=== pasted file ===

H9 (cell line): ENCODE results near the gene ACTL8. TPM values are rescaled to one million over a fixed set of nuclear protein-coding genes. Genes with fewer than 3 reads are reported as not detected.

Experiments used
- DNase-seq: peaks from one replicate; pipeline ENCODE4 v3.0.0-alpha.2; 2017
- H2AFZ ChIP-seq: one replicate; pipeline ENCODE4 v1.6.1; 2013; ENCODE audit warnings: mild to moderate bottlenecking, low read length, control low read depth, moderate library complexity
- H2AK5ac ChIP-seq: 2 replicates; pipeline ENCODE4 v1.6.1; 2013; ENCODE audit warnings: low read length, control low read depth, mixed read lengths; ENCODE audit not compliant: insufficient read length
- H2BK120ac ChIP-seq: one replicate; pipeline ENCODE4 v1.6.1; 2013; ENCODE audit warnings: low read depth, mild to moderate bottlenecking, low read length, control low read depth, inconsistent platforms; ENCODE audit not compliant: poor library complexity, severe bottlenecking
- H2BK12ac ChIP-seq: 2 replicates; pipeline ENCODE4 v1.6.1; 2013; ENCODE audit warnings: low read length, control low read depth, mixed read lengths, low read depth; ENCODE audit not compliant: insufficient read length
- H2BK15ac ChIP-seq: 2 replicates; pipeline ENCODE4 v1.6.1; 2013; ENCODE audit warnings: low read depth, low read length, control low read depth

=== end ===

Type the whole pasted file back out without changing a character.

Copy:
H9 (cell line): ENCODE results near the gene ACTL8. TPM values are rescaled to one million over a fixed set of nuclear protein-coding genes. Genes with fewer than 3 reads are reported as not detected.

Experiments used
- DNase-seq: peaks from one replicate; pipeline ENCODE4 v3.0.0-alpha.2; 2017
- H2AFZ ChIP-seq: one replicate; pipeline ENCODE4 v1.6.1; 2013; ENCODE audit warnings: mild to moderate bottlenecking, low read length, control low read depth, moderate library complexity
- H2AK5ac ChIP-seq: 2 replicates; pipeline ENCODE4 v1.6.1; 2013; ENCODE audit warnings: low read length, control low read depth, mixed read lengths; ENCODE audit not compliant: insufficient read length
- H2BK120ac ChIP-seq: one replicate; pipeline ENCODE4 v1.6.1; 2013; ENCODE audit warnings: low read depth, mild to moderate bottlenecking, low read length, control low read depth, inconsistent platforms; ENCODE audit not compliant: poor library complexity, severe bottlenecking
- H2BK12ac ChIP-seq: 2 replicates; pipeline ENCODE4 v1.6.1; 2013; ENCODE audit warnings: low read length, control low read depth, mixed read lengths, low read depth; ENCODE audit not compliant: insufficient read length
- H2BK15ac ChIP-seq: 2 replicates; pipeline ENCODE4 v1.6.1; 2013; ENCODE audit warnings: low read depth, low read length, control low read depth